Soulbound Tokens (SBTs) are perhaps the most famous example of nontransferrable tokens, thanks to Vitalik Buterin et al’s paper defining them as the building block of a new, decentralized society. These are tokens that are permanently bound to a specific wallet or individual. They’re intended to prioritize reputation over token ownership, addressing some of the complaints about the limitations of cryptoeconomics on governance.

Use cases for SBTs include:

  • Academic credentials
  • Governance tokens
  • Health Records
  • Historical Records
  • Job credentials
  • Trophies
  • Blacklists
  • Proof of Attendance or Participation (POAPS)/OATs

Attestations are non-transferable tokens that aren’t intended to be permanent or are revokable, and have presented as an alternative to SBTs. The argument is that attestations more closely resemble the way that people actually think of reputation or identity: as something ephemeral and mutable.

Use cases include:

  • Authentication
  • Rentals (gating access to a vehicle for example)
  • Coupons
  • Whitelists
  • Vouches (such as a letter of introduction or recommendation)
  • Certifications that must be renewed (like a drivers license)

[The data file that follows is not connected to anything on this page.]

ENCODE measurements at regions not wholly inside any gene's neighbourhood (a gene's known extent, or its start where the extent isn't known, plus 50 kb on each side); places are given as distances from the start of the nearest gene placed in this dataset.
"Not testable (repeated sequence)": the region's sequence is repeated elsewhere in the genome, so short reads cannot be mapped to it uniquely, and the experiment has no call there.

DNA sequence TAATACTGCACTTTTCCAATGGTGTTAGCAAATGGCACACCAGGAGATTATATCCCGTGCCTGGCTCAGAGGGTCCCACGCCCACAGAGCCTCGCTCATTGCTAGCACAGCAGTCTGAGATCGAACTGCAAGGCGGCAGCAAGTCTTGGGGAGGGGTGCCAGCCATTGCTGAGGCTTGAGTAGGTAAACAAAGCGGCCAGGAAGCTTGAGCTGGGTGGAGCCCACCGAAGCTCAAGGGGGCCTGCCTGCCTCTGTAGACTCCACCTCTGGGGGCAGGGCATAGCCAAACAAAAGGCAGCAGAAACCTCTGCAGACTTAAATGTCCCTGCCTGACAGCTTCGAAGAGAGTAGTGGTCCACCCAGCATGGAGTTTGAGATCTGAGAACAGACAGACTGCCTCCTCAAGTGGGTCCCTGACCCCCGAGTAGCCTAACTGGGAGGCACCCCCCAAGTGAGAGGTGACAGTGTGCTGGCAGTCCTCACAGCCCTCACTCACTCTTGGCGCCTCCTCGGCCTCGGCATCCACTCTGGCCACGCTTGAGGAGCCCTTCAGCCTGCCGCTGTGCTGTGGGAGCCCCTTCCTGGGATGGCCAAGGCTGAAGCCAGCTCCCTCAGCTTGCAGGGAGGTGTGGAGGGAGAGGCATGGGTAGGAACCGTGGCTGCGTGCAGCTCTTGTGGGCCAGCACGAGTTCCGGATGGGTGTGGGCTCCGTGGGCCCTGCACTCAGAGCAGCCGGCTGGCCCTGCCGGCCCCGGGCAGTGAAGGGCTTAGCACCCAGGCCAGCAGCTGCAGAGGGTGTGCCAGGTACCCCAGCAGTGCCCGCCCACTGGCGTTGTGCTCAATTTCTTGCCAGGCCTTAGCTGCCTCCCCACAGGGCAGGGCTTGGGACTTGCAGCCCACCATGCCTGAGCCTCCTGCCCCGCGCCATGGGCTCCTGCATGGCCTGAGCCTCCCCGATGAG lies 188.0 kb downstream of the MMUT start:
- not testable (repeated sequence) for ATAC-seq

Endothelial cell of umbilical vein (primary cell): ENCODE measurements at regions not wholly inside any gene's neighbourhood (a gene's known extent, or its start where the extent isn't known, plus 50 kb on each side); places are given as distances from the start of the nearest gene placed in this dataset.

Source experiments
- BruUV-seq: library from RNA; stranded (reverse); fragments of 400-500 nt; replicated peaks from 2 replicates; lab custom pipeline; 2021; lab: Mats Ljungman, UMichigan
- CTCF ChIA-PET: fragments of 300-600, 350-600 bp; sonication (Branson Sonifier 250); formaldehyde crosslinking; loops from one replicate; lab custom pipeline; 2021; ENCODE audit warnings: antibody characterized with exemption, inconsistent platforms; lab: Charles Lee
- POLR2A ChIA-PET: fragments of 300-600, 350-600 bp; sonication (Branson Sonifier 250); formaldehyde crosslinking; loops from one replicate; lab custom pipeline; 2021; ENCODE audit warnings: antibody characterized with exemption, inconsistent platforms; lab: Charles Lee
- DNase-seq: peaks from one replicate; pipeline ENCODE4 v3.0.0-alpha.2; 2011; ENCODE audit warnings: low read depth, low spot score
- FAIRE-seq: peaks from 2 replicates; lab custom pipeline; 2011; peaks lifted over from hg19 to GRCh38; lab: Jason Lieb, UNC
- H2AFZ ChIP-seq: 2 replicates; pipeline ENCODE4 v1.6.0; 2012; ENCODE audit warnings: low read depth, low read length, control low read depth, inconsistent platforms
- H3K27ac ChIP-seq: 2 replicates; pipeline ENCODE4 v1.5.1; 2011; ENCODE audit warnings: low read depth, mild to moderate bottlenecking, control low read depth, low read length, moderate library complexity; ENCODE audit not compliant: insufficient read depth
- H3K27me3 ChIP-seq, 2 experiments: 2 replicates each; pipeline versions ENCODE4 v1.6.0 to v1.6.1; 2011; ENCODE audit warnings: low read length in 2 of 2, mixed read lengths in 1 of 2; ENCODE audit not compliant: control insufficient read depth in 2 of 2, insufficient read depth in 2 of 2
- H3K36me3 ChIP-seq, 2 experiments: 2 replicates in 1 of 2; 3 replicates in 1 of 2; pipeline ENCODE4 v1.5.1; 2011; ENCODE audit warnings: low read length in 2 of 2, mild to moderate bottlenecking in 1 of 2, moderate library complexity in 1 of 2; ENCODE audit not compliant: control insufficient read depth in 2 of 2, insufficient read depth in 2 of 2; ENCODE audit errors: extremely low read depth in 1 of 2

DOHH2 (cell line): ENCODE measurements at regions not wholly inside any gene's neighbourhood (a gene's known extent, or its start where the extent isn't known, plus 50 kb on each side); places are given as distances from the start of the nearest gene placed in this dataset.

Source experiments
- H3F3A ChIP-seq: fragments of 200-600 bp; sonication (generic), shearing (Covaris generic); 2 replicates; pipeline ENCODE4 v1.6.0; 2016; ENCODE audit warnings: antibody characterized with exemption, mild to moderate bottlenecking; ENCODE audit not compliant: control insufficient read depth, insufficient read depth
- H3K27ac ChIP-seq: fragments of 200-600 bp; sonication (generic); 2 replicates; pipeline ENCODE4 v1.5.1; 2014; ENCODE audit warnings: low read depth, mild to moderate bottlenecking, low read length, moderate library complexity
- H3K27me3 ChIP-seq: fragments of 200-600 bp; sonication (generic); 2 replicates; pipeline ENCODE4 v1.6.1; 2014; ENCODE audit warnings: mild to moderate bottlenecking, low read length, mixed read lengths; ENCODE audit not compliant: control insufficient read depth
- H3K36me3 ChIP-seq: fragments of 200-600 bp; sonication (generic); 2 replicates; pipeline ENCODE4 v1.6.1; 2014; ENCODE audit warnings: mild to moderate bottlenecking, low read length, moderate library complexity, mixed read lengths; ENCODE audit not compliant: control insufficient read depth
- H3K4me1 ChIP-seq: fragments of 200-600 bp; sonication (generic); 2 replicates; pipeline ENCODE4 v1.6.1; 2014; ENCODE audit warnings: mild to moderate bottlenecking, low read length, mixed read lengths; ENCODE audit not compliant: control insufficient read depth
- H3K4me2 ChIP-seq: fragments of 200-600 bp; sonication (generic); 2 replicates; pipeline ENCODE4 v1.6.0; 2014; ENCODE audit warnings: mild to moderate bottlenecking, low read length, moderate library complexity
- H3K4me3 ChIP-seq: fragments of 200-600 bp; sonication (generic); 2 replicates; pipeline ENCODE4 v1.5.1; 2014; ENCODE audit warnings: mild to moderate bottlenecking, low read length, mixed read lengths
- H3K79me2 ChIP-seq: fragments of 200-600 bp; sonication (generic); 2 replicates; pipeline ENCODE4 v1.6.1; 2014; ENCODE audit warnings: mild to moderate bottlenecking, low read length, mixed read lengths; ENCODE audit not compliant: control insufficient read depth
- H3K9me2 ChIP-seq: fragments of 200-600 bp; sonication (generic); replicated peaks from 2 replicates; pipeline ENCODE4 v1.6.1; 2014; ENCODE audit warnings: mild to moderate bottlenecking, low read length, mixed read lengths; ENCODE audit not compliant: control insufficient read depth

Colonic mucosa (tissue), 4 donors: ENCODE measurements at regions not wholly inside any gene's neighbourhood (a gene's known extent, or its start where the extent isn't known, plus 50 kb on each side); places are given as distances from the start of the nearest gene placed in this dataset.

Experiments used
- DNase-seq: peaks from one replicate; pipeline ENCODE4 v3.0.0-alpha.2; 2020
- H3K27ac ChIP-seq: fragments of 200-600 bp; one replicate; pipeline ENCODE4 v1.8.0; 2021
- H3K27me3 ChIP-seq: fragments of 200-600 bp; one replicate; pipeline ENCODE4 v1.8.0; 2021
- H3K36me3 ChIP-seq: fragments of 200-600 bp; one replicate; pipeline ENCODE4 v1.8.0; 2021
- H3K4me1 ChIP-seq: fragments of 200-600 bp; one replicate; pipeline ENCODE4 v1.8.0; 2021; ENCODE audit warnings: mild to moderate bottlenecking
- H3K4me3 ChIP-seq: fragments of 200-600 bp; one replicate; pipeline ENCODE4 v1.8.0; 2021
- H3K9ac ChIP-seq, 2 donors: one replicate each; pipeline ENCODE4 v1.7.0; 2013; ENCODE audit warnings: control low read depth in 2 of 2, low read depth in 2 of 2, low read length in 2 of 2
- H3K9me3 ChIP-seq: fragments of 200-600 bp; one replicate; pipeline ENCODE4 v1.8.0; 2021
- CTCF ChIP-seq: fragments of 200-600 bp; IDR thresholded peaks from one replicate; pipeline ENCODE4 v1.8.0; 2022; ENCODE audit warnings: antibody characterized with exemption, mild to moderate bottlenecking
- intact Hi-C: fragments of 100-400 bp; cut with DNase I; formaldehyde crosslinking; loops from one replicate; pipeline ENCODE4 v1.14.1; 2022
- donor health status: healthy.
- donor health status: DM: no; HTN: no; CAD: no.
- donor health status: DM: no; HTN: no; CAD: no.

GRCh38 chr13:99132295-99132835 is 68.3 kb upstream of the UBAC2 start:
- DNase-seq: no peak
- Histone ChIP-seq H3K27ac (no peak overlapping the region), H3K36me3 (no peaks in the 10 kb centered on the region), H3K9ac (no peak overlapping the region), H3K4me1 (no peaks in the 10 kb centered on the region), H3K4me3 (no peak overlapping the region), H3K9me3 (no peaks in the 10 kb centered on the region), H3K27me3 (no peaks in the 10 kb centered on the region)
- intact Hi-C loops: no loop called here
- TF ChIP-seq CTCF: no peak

• Visas
  • Proof of Humanity
  • Proof of Life

Traditional NFTs also have their place in the reputation and identity stack. Profile Pictures (PFPs), for example, denote membership and open the communities around a project such as Bored Ape Yacht Club, offer a potential investment opportunity, and act as a Veblen Good. Transferability can also allow a badge or NFC, for example, to be used in a composable debt instrument for example. NFTs can also replace transferrable documentation such as real estate titles, or even offer fractional ownership of goods or income streams.

Use cases include:

  • PFPs
  • Artwork (1/1s)
  • Prints (series)
  • Real estate titles
  • Fractional ownership
  • Gating community access
  • Income streams


A bit like the difference between a temporary or permanent tattoo: whether or not an NFT can be destroyed impacts its potential use cases. A permanent black mark, for example, has much more serious consequences than one that can be disposed of by its owner. Other possible uses: time-locked burnability — a penalty or boon that can expire, for example, or potentially making a temporary offer.

Building the Future of Finance with Spectral

The pseudonymous nature of the decentralized nature of peer-to-peer transactions limits their use in financial markets, particularly as governments force ever more know-your-customer (KYC) and anti-money laundering (AML) restrictions on payment gateways and processors. Web3 would do well to seize the initiative and create a decentralized identifier that is robust, verifiable, persistent and transparent, composable, equitable, and completely under a user’s control.

Would you like to build with Spectral’s financial primitives and wallet signals? Check out our new developer documentation.